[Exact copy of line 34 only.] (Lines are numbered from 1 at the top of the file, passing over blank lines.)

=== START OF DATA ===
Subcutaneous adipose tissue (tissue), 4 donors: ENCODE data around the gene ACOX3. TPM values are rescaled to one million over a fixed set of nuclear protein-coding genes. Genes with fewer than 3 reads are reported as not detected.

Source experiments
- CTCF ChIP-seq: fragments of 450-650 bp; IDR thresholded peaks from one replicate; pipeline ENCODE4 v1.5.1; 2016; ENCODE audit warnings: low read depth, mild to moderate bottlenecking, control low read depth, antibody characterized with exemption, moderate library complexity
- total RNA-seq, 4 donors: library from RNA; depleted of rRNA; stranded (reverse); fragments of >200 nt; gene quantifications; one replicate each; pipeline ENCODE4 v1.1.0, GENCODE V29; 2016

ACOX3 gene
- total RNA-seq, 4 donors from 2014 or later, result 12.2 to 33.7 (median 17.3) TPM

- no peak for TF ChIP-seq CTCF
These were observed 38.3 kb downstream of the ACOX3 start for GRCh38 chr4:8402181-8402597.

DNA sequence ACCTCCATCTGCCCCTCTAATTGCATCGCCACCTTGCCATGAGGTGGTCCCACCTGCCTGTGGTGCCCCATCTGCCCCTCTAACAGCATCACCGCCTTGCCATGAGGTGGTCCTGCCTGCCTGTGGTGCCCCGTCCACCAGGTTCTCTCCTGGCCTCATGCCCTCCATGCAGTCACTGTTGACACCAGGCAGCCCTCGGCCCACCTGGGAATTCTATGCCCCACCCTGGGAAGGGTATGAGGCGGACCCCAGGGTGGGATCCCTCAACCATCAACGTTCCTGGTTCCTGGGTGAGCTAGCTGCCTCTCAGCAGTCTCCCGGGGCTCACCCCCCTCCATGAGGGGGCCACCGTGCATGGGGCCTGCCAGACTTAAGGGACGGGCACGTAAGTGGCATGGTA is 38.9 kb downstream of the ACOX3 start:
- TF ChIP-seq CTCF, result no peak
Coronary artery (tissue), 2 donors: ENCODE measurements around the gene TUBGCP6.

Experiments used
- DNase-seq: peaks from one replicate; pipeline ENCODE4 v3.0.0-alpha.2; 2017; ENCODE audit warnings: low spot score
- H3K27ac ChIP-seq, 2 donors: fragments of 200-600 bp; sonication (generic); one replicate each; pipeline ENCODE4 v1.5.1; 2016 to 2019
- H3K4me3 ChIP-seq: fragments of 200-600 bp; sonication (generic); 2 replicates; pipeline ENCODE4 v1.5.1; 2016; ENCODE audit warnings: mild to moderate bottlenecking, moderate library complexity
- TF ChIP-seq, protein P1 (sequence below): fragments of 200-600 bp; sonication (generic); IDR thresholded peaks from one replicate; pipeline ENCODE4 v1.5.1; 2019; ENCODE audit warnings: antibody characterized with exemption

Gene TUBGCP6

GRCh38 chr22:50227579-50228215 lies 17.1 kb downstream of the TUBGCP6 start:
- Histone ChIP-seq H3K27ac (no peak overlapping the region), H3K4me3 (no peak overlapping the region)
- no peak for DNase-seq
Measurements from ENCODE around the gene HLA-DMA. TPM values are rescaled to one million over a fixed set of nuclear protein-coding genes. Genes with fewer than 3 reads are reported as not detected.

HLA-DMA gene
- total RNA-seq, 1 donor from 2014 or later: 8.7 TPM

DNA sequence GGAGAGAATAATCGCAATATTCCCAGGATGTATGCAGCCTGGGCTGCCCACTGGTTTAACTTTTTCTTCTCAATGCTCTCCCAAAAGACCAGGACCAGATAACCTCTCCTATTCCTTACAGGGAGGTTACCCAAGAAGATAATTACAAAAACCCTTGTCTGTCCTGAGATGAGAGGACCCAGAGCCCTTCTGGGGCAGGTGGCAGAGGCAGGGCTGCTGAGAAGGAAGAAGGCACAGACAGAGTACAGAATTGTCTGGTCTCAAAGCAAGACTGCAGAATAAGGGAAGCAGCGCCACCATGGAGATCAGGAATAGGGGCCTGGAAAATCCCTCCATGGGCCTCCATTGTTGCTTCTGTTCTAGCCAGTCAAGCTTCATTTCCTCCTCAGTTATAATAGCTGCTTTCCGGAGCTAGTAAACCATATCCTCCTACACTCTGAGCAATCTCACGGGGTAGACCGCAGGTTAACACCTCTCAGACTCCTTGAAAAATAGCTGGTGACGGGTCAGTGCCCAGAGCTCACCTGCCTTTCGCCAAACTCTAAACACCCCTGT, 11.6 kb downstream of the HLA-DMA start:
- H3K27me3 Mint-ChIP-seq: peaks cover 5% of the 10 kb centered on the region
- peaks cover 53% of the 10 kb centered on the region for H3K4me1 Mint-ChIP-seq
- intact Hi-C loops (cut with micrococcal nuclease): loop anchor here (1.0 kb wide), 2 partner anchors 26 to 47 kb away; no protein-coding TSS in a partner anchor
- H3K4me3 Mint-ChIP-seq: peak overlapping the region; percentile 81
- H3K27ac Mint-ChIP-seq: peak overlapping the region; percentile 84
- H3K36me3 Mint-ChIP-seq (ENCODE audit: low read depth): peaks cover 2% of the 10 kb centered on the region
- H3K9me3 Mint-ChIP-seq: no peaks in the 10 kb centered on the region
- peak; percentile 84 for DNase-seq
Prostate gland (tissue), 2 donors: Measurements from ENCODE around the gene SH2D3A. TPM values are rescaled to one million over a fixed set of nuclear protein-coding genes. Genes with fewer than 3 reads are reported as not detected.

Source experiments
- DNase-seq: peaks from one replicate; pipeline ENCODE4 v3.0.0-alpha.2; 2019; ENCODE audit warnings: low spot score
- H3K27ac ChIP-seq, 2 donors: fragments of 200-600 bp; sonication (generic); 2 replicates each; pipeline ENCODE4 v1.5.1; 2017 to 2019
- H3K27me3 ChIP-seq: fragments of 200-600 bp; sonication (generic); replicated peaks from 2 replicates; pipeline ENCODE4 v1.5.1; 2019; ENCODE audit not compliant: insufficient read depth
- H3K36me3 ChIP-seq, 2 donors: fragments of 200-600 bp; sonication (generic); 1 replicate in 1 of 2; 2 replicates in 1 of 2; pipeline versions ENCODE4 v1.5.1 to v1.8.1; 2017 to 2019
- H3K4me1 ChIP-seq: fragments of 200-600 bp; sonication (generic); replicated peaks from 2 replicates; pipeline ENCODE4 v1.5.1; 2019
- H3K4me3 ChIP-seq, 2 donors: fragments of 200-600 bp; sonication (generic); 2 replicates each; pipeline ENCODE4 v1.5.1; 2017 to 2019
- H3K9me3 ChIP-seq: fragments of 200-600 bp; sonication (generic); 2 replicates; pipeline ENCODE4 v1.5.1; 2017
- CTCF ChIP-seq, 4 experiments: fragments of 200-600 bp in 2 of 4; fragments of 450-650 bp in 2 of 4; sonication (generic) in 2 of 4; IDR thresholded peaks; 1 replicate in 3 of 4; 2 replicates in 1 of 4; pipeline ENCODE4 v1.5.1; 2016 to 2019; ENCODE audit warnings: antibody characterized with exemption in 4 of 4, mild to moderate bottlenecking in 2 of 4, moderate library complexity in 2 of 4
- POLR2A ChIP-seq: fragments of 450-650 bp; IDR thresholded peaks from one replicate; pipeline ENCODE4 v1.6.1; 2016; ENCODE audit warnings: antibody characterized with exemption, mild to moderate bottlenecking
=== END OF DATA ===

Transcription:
Source experiments